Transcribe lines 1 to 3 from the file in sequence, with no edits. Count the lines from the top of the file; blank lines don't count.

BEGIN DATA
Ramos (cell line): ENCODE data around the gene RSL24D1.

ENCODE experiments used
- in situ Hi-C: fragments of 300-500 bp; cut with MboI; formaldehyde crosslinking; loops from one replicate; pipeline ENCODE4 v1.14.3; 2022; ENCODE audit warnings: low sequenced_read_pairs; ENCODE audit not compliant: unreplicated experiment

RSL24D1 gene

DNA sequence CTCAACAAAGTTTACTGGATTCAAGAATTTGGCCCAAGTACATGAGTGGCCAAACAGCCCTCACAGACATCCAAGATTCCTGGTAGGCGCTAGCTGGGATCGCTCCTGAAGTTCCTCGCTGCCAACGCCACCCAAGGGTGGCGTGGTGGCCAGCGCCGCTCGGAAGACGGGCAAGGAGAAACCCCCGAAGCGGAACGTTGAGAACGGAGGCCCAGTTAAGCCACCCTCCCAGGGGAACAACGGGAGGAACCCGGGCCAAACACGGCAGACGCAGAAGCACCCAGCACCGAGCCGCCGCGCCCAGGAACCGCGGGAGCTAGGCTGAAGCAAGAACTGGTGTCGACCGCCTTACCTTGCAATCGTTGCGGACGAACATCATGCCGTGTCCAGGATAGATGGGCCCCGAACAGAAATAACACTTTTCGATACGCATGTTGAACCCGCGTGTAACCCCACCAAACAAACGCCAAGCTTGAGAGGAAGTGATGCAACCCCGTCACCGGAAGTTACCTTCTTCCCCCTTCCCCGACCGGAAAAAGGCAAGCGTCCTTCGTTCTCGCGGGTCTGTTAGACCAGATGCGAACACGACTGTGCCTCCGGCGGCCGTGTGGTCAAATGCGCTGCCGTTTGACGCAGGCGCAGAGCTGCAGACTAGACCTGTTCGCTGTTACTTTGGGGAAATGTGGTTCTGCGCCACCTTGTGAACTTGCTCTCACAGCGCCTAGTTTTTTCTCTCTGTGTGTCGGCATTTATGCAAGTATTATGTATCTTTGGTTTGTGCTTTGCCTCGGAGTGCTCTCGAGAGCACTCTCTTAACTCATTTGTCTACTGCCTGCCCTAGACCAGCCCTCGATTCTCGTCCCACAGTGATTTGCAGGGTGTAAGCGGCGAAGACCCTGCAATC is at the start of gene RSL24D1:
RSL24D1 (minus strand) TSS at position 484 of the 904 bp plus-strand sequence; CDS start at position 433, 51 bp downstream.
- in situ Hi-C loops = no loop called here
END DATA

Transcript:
Ramos (cell line): ENCODE data around the gene RSL24D1.

ENCODE experiments used
- in situ Hi-C: fragments of 300-500 bp; cut with MboI; formaldehyde crosslinking; loops from one replicate; pipeline ENCODE4 v1.14.3; 2022; ENCODE audit warnings: low sequenced_read_pairs; ENCODE audit not compliant: unreplicated experiment